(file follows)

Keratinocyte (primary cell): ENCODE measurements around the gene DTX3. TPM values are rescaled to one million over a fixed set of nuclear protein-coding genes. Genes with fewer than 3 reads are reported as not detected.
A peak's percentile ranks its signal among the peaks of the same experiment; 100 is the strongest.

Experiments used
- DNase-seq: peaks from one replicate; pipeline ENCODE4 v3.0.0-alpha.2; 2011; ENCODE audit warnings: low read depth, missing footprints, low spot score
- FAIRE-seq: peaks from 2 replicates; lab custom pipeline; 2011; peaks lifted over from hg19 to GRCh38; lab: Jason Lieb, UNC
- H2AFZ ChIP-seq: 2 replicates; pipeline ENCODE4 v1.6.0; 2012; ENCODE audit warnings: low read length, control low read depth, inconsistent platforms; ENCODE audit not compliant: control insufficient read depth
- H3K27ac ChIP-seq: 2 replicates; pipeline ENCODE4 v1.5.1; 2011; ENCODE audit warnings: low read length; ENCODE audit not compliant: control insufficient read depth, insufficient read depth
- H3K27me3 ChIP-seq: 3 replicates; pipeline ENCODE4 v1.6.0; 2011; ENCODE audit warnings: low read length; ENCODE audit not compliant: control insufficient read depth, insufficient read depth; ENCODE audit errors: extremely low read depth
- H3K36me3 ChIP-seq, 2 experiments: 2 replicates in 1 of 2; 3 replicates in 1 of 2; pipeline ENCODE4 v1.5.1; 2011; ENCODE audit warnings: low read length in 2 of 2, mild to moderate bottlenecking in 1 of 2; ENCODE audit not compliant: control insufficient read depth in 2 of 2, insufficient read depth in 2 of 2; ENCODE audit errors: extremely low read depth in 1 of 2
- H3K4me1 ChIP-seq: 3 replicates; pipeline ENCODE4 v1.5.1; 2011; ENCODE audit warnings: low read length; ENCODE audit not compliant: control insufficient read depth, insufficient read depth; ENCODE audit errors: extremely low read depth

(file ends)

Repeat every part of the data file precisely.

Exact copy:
Keratinocyte (primary cell): ENCODE measurements around the gene DTX3. TPM values are rescaled to one million over a fixed set of nuclear protein-coding genes. Genes with fewer than 3 reads are reported as not detected.
A peak's percentile ranks its signal among the peaks of the same experiment; 100 is the strongest.

Experiments used
- DNase-seq: peaks from one replicate; pipeline ENCODE4 v3.0.0-alpha.2; 2011; ENCODE audit warnings: low read depth, missing footprints, low spot score
- FAIRE-seq: peaks from 2 replicates; lab custom pipeline; 2011; peaks lifted over from hg19 to GRCh38; lab: Jason Lieb, UNC
- H2AFZ ChIP-seq: 2 replicates; pipeline ENCODE4 v1.6.0; 2012; ENCODE audit warnings: low read length, control low read depth, inconsistent platforms; ENCODE audit not compliant: control insufficient read depth
- H3K27ac ChIP-seq: 2 replicates; pipeline ENCODE4 v1.5.1; 2011; ENCODE audit warnings: low read length; ENCODE audit not compliant: control insufficient read depth, insufficient read depth
- H3K27me3 ChIP-seq: 3 replicates; pipeline ENCODE4 v1.6.0; 2011; ENCODE audit warnings: low read length; ENCODE audit not compliant: control insufficient read depth, insufficient read depth; ENCODE audit errors: extremely low read depth
- H3K36me3 ChIP-seq, 2 experiments: 2 replicates in 1 of 2; 3 replicates in 1 of 2; pipeline ENCODE4 v1.5.1; 2011; ENCODE audit warnings: low read length in 2 of 2, mild to moderate bottlenecking in 1 of 2; ENCODE audit not compliant: control insufficient read depth in 2 of 2, insufficient read depth in 2 of 2; ENCODE audit errors: extremely low read depth in 1 of 2
- H3K4me1 ChIP-seq: 3 replicates; pipeline ENCODE4 v1.5.1; 2011; ENCODE audit warnings: low read length; ENCODE audit not compliant: control insufficient read depth, insufficient read depth; ENCODE audit errors: extremely low read depth